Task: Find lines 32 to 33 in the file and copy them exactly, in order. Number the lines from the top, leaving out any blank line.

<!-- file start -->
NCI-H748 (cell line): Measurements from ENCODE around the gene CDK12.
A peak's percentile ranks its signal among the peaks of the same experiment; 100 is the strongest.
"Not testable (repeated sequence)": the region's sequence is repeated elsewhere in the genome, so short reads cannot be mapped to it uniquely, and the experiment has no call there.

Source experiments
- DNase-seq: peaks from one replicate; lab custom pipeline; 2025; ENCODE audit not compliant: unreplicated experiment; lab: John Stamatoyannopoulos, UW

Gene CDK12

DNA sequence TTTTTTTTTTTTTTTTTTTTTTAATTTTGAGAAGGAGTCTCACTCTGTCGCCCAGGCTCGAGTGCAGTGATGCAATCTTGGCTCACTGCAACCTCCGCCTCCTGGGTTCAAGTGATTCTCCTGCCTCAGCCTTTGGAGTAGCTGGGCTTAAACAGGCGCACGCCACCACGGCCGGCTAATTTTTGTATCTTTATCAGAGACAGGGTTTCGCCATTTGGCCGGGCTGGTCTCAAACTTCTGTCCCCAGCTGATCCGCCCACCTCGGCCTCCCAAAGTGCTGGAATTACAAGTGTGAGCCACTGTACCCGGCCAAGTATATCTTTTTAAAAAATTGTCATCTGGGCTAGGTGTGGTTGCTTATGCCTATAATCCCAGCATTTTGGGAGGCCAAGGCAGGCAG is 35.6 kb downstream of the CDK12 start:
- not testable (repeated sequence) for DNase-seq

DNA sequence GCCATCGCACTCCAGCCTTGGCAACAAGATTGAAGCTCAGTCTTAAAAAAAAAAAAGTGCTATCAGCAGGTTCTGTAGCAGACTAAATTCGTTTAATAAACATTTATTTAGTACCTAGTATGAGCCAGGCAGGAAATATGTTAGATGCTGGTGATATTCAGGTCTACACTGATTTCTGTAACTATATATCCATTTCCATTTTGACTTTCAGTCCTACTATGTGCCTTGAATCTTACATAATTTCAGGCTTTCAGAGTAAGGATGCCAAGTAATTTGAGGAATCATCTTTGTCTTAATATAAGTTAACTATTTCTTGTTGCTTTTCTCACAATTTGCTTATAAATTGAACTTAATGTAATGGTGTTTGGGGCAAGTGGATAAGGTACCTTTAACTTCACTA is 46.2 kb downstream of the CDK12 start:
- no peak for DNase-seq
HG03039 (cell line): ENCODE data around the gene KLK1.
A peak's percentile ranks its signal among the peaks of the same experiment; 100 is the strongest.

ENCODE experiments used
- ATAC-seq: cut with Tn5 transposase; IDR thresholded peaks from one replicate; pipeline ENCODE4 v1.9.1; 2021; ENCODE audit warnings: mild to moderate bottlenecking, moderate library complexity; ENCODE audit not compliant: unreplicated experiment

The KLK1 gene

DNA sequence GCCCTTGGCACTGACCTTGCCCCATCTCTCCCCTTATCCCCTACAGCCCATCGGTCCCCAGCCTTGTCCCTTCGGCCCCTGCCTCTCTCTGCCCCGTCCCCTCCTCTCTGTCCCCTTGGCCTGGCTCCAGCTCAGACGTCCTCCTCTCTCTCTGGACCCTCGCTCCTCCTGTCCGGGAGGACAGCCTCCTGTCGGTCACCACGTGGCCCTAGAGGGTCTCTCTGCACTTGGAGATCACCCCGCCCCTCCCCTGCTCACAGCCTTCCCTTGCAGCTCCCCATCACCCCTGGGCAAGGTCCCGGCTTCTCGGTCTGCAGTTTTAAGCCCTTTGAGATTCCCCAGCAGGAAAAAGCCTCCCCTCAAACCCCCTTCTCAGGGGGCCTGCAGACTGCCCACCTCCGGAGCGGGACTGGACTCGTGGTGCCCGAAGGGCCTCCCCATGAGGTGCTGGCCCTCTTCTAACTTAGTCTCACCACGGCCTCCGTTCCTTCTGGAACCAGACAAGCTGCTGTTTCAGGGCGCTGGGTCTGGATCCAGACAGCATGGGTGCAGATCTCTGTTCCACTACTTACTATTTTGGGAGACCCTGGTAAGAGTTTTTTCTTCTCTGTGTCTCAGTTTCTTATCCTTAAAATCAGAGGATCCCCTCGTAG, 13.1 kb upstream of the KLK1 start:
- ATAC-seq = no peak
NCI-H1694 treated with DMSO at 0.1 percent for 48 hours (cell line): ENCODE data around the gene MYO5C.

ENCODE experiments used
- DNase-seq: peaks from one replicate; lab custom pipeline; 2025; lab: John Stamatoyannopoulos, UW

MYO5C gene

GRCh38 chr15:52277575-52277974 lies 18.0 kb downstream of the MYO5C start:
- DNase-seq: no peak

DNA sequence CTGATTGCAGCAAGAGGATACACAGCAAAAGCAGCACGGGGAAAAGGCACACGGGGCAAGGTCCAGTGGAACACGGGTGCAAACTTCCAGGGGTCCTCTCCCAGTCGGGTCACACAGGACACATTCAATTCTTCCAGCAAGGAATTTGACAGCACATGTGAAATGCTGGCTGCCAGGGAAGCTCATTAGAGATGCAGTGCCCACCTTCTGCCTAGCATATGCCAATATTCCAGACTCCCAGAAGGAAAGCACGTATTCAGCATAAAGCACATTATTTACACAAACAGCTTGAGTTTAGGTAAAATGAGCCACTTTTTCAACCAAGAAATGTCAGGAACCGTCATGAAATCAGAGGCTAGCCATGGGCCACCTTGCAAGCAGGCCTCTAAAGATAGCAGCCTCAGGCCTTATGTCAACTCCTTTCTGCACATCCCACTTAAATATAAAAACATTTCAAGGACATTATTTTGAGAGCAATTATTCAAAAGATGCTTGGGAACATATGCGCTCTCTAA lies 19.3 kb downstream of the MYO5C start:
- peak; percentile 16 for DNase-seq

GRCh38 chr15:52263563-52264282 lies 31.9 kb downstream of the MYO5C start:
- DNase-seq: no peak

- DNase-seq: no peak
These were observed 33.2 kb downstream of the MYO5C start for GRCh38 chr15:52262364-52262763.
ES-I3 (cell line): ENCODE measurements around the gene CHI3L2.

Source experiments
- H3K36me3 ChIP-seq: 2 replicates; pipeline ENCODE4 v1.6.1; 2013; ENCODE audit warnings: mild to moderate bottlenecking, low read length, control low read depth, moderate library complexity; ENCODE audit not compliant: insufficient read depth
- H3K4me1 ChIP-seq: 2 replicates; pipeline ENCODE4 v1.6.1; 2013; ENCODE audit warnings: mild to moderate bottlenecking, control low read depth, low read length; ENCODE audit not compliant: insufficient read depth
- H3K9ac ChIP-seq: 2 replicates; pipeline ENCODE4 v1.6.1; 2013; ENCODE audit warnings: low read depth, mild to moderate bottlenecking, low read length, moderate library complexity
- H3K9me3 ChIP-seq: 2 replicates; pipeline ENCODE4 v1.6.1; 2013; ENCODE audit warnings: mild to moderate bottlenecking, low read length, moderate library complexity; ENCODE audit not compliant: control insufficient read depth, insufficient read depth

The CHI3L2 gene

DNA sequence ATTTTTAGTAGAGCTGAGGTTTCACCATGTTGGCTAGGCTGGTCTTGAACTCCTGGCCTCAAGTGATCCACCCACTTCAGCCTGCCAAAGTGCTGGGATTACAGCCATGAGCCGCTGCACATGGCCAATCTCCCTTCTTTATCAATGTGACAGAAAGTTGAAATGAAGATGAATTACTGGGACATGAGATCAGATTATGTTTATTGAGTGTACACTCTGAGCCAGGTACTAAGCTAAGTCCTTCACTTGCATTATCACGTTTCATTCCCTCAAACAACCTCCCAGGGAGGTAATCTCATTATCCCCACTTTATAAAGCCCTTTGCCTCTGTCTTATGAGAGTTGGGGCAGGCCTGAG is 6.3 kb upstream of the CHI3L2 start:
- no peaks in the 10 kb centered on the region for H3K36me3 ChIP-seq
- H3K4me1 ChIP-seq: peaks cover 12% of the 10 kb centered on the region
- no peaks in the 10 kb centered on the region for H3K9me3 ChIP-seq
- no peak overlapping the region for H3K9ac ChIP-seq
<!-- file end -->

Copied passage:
- H3K36me3 ChIP-seq: 2 replicates; pipeline ENCODE4 v1.6.1; 2013; ENCODE audit warnings: mild to moderate bottlenecking, low read length, control low read depth, moderate library complexity; ENCODE audit not compliant: insufficient read depth
- H3K4me1 ChIP-seq: 2 replicates; pipeline ENCODE4 v1.6.1; 2013; ENCODE audit warnings: mild to moderate bottlenecking, control low read depth, low read length; ENCODE audit not compliant: insufficient read depth